Journal of Urology and Renal Diseases (ISSN: 2575-7903)

case report

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Plasma Exchange Therapy in an Infant: Proposing a New Anticoagulation Protocol

Authors: Alex R Constantinescu1,2*, Paul Smith3, John Blair3, Reem Raafat Qbeiwi1

*Corresponding Author: Alex R Constantinescu, Pediatric Nephrology and Hypertension, Joe DiMaggio Children’s Hospital, Hollywood, FL, USA

Received Date: 16 February, 2022

Accepted Date: 21 February, 2022

Published Date: 24 February 2022

Citation: Constantinescu AR, Smith P, Blair J, Qbeiwi RR (2022) Plasma Exchange Therapy in an Infant: Proposing a New Anticoagulation Protocol. J Urol Ren Dis 07: 1247. DOI: https://doi.org/10.29011/2575-7903.001247

Abstract

Infants with liver failure require Therapeutic Plasma Exchange (TPE) for support of synthetic liver functions. Renal dysfunction in the form of Acute Kidney Injury (AKI) can develop and renal support therapy may be necessary. This is challenging on many aspects, from vascular access to anticoagulation, to monitoring and to therapy end-point. We briefly describe a 2 week-old infant with liver failure caused by Rh-isoimmunization leading to coagulopathy and AKI, requiring both TPE and renal support therapy. We are proposing a novel anticoagulation protocol for TPE in patients with coagulopathy.

Case Presentation

Infant male born full-term by repeat C/section to a G2P2 mother, had an Apgar score of 51-75, a birth weight of 3.79 kg, was limp, pale and apneic, with perinatal depression and hematocrit of 13%. He required early ventilator assistance. His blood type was A+, his mother’s blood type was A- and she did not receive Rhogam. Diagnosis of Rh iso-immunization was also supported by positive antibody titer with severe hepatomegaly. An exchange transfusion was performed in the first 12 hours of life, for a rapid rise of serum total bilirubin. He required surfactant and nitric oxide for Persistent Pulmonary Hypertension of the Newborn (PPHN), milrinone for cardiac dysfunction and diuretics for oliguria. On ultrasound, kidneys were echogenic, without obstruction, and eGFR (estimated glomerular function rate, based on bedside modified Schwartz’ formula) was 20 mL/min/1.73m2 on second Day of Life (DOL2), improved on DOL7 to eGFR of 41 mL/min/1.73m2. Work-up for infectious diseases was negative. Head ultrasound revealed grade I Intraventricular Hemorrhage (IVH), later associated with ventriculomegaly, improved over time. Hemolysis continued, Plasma Free Hemoglobin (PFH) reaching 230, total bilirubin peaked at 19.2 mg/dL on DOL5 due to cholestasis and ischemia.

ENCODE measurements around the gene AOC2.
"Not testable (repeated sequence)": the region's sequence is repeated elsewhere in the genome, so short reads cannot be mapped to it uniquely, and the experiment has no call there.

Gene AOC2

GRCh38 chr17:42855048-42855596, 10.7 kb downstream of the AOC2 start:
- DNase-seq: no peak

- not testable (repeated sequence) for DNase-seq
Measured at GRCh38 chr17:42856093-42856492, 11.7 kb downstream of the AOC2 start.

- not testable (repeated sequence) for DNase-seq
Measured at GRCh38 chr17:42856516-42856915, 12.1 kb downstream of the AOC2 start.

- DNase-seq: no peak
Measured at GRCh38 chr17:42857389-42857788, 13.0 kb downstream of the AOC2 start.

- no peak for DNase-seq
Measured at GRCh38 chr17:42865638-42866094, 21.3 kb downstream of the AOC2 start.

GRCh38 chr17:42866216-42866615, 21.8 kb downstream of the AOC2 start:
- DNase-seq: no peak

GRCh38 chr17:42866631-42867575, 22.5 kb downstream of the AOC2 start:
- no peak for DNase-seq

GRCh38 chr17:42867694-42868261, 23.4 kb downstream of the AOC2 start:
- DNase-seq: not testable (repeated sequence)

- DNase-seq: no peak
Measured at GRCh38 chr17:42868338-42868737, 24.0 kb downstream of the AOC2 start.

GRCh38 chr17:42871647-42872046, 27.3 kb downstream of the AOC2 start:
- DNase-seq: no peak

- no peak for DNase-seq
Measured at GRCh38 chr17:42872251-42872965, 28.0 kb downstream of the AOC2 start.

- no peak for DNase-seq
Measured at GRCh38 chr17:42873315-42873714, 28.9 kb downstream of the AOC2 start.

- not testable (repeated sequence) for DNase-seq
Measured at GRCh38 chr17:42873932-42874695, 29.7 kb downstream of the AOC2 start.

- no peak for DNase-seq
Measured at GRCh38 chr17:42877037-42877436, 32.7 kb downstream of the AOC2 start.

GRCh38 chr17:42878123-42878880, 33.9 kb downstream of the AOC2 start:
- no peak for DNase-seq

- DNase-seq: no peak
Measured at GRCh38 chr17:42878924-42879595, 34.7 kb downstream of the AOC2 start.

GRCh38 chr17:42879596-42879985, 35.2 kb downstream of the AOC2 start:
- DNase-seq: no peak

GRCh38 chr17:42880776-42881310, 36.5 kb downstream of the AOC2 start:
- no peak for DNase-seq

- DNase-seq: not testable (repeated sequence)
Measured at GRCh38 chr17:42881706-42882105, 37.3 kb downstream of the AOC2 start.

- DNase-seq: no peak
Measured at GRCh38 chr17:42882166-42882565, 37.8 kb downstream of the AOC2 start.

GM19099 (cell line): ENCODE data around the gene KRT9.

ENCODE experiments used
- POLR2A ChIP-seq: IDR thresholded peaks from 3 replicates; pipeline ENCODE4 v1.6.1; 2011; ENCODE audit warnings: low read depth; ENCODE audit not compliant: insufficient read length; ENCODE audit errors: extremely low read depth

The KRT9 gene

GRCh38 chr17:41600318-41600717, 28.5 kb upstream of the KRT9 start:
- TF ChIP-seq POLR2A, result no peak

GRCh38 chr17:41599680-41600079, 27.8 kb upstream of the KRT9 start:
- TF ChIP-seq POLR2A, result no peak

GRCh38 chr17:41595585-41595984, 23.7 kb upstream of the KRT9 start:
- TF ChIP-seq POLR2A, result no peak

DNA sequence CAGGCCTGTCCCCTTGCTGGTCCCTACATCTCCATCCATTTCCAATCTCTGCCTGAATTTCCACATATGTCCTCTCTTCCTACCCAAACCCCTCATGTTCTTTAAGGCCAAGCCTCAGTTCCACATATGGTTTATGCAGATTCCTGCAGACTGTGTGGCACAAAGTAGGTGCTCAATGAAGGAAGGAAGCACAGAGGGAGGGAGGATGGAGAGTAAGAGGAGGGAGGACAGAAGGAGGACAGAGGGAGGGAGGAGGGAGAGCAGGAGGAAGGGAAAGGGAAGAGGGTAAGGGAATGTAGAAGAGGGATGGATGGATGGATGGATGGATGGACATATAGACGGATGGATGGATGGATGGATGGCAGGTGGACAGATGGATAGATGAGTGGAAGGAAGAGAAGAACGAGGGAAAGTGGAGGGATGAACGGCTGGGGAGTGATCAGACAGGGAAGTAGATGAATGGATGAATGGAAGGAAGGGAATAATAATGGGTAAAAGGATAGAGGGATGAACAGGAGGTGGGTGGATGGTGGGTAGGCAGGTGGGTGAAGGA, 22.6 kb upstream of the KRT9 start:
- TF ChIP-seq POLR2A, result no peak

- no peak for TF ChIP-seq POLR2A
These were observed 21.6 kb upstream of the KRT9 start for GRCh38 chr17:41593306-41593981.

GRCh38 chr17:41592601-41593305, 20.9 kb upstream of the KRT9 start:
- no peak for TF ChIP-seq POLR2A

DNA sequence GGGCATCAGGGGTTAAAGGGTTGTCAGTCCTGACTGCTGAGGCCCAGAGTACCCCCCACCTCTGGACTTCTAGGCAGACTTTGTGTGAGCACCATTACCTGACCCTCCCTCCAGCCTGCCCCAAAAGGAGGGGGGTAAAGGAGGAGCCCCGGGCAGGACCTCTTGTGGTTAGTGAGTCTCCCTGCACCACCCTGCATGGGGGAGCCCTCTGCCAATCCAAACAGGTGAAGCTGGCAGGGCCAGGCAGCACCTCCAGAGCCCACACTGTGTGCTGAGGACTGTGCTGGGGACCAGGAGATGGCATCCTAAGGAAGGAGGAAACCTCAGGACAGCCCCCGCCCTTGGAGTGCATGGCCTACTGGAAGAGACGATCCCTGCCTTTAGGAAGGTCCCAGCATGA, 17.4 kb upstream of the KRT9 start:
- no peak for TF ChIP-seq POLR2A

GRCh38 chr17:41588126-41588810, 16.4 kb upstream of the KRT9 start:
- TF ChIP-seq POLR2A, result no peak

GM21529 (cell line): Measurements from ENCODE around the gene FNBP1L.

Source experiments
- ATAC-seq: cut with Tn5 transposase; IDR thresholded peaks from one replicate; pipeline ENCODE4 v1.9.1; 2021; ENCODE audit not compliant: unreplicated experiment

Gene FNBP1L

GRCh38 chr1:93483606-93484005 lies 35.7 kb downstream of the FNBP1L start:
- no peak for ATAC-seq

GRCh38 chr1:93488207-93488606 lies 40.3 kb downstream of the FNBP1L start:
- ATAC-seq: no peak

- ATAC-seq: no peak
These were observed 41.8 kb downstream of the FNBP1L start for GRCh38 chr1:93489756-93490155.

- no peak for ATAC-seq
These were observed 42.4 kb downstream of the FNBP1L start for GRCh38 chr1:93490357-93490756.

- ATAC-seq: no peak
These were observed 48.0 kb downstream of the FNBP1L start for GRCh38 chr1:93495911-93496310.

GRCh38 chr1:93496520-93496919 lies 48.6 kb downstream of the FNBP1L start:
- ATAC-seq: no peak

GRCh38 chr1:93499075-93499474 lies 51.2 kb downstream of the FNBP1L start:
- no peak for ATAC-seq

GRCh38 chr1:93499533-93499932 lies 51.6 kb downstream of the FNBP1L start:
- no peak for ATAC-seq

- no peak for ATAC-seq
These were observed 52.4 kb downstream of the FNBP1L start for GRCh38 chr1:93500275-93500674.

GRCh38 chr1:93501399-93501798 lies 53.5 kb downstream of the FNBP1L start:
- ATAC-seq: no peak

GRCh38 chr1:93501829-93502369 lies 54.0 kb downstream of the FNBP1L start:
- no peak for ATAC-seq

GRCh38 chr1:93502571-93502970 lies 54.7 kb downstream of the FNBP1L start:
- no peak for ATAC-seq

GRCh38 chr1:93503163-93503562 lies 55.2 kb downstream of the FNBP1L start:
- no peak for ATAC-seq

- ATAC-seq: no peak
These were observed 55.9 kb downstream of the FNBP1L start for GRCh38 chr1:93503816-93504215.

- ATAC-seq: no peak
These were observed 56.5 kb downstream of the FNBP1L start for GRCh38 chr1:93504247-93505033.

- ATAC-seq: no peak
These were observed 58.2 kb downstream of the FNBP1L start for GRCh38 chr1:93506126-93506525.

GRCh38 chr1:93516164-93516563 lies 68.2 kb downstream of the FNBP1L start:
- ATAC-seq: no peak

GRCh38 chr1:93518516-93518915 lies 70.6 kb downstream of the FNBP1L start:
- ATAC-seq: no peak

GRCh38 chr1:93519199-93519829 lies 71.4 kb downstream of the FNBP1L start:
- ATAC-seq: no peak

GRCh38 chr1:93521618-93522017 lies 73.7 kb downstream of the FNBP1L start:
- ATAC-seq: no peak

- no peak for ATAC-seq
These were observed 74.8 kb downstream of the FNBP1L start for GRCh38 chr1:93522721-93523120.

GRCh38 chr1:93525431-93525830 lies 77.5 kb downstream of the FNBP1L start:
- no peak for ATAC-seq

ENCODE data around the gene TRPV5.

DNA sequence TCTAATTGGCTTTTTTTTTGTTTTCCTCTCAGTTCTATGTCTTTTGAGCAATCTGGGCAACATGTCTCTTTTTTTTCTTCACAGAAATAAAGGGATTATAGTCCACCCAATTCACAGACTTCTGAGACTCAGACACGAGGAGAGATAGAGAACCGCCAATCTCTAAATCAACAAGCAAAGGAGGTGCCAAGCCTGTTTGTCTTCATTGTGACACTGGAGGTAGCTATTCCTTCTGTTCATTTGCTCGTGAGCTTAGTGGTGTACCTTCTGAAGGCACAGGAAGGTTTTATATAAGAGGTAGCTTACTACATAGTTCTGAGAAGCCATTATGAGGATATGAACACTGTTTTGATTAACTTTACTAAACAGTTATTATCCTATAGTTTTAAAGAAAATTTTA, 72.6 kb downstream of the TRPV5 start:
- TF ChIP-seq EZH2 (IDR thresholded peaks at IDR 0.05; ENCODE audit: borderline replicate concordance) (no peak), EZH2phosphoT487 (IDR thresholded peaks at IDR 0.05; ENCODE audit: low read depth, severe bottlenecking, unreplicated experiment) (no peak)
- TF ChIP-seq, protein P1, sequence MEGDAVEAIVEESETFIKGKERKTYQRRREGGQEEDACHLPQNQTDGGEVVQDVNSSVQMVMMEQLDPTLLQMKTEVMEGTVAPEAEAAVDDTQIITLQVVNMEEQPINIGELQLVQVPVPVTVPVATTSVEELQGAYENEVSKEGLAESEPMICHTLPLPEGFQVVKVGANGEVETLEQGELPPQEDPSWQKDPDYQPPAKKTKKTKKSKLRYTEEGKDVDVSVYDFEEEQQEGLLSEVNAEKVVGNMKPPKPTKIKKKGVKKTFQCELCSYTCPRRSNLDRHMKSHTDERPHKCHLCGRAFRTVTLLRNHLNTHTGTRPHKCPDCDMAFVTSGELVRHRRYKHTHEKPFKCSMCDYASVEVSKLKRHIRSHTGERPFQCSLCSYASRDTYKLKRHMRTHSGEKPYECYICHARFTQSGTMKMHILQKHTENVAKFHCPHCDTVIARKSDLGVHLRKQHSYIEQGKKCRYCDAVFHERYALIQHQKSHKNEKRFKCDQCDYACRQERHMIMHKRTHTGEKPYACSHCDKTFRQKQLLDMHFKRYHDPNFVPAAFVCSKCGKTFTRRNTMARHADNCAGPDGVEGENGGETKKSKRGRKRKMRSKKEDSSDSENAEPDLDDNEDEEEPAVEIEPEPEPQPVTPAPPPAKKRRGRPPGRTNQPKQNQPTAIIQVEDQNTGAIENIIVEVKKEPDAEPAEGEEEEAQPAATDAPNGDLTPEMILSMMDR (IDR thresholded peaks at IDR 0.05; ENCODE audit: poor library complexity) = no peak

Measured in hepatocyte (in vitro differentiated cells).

TPE was initiated for acute liver failure. Head ultrasound was performed prior to initiation of Therapeutic Plasma Exchange (TPE). Plasma volume of 200 mL was replaced with FFP. Because of coagulopathy, citrate use needed to be minimized, as both pRBC and FFP contain citrate. As such, we thought of using a higher blood:citrate ratio than customary (15:1). However, we noticed that the time to establish the interface was much delayed, plasma exchange starting only after ~1 hour. On subsequent runs, we titrated the citrate as in Table 1. During that first run, maximum inlet flow rate was 5 mL/min, on subsequent runs it reached 14 mL/min. The rinse back volume was based on end-of-treatment hematocrit. For anasarca due to hydrops fetalis, aquapheresis using the Aquadex FlexFlowR (CHF Solutions, Inc., Eden Prairie, MN 55344, USA) was initiated on DOL9, via a 7Fr right internal jugular dialysis catheter, without heparin because of the severe coagulopathy. On DOL12, when his eGFR declined to 13 mL/min/1.73m2 convection was added for six more days for renal support therapy, as described by Askenazi DJ, et al. [1].

Liver biopsy was not diagnostic for Gestational Alloimmune Liver Disease (GALD), and no further TPE treatments were performed after DOL24, as hyperbilirubinemia improved. In addition to improvement in his liver function, his acute kidney injury resolved, eGFR being 77 mL/min/1.73m2 on DOL20 and 113 mL/min/1.73m2 on DOL35. He was discharged home on DOL35 with a serum total bilirubin of 5.4 mg/dl, which at 7 months of age was 0.3 mg/dL (normal 0.1-0.7 mg/dL).

Discussion